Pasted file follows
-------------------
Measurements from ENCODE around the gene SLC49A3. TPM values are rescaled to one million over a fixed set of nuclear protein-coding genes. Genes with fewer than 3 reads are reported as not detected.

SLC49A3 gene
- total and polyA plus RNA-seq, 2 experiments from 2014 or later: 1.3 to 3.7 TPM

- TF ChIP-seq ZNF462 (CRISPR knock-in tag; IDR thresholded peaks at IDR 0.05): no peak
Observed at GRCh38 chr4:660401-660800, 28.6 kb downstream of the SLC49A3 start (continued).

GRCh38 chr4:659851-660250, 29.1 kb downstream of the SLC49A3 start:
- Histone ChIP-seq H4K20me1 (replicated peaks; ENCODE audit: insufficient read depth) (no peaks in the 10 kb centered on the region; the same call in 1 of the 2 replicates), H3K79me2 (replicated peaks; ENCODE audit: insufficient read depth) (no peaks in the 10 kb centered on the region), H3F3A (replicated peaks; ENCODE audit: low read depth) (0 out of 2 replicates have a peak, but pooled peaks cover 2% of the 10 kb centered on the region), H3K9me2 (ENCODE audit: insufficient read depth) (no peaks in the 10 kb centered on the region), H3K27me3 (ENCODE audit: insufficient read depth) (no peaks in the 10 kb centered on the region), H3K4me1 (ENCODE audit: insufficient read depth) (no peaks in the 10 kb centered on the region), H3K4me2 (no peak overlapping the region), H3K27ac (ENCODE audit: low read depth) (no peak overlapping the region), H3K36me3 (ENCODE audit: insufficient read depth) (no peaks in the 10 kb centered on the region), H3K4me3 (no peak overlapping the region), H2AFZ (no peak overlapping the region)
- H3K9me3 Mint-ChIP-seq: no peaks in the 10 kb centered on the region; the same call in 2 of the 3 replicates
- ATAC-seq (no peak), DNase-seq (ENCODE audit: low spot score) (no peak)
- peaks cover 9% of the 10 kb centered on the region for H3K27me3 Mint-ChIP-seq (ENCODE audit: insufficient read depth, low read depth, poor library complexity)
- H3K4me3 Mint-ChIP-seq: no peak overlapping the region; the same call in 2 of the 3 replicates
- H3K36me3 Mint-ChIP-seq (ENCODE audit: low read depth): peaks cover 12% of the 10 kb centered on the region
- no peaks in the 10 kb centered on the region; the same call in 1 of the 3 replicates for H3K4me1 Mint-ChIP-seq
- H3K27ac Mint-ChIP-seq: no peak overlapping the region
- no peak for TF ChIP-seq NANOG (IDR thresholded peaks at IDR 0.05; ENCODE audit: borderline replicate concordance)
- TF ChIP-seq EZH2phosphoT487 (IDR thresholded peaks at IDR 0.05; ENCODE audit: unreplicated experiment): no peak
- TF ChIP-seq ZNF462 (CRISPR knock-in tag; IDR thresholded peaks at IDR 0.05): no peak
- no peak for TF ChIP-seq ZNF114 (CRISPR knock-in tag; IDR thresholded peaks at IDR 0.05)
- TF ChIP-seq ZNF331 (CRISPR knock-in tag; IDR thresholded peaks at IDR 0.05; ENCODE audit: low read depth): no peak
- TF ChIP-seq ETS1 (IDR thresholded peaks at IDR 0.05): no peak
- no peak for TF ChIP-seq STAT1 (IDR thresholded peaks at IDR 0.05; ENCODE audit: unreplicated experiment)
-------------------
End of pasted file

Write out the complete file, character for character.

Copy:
Measurements from ENCODE around the gene SLC49A3. TPM values are rescaled to one million over a fixed set of nuclear protein-coding genes. Genes with fewer than 3 reads are reported as not detected.

SLC49A3 gene
- total and polyA plus RNA-seq, 2 experiments from 2014 or later: 1.3 to 3.7 TPM

- TF ChIP-seq ZNF462 (CRISPR knock-in tag; IDR thresholded peaks at IDR 0.05): no peak
Observed at GRCh38 chr4:660401-660800, 28.6 kb downstream of the SLC49A3 start (continued).

GRCh38 chr4:659851-660250, 29.1 kb downstream of the SLC49A3 start:
- Histone ChIP-seq H4K20me1 (replicated peaks; ENCODE audit: insufficient read depth) (no peaks in the 10 kb centered on the region; the same call in 1 of the 2 replicates), H3K79me2 (replicated peaks; ENCODE audit: insufficient read depth) (no peaks in the 10 kb centered on the region), H3F3A (replicated peaks; ENCODE audit: low read depth) (0 out of 2 replicates have a peak, but pooled peaks cover 2% of the 10 kb centered on the region), H3K9me2 (ENCODE audit: insufficient read depth) (no peaks in the 10 kb centered on the region), H3K27me3 (ENCODE audit: insufficient read depth) (no peaks in the 10 kb centered on the region), H3K4me1 (ENCODE audit: insufficient read depth) (no peaks in the 10 kb centered on the region), H3K4me2 (no peak overlapping the region), H3K27ac (ENCODE audit: low read depth) (no peak overlapping the region), H3K36me3 (ENCODE audit: insufficient read depth) (no peaks in the 10 kb centered on the region), H3K4me3 (no peak overlapping the region), H2AFZ (no peak overlapping the region)
- H3K9me3 Mint-ChIP-seq: no peaks in the 10 kb centered on the region; the same call in 2 of the 3 replicates
- ATAC-seq (no peak), DNase-seq (ENCODE audit: low spot score) (no peak)
- peaks cover 9% of the 10 kb centered on the region for H3K27me3 Mint-ChIP-seq (ENCODE audit: insufficient read depth, low read depth, poor library complexity)
- H3K4me3 Mint-ChIP-seq: no peak overlapping the region; the same call in 2 of the 3 replicates
- H3K36me3 Mint-ChIP-seq (ENCODE audit: low read depth): peaks cover 12% of the 10 kb centered on the region
- no peaks in the 10 kb centered on the region; the same call in 1 of the 3 replicates for H3K4me1 Mint-ChIP-seq
- H3K27ac Mint-ChIP-seq: no peak overlapping the region
- no peak for TF ChIP-seq NANOG (IDR thresholded peaks at IDR 0.05; ENCODE audit: borderline replicate concordance)
- TF ChIP-seq EZH2phosphoT487 (IDR thresholded peaks at IDR 0.05; ENCODE audit: unreplicated experiment): no peak
- TF ChIP-seq ZNF462 (CRISPR knock-in tag; IDR thresholded peaks at IDR 0.05): no peak
- no peak for TF ChIP-seq ZNF114 (CRISPR knock-in tag; IDR thresholded peaks at IDR 0.05)
- TF ChIP-seq ZNF331 (CRISPR knock-in tag; IDR thresholded peaks at IDR 0.05; ENCODE audit: low read depth): no peak
- TF ChIP-seq ETS1 (IDR thresholded peaks at IDR 0.05): no peak
- no peak for TF ChIP-seq STAT1 (IDR thresholded peaks at IDR 0.05; ENCODE audit: unreplicated experiment)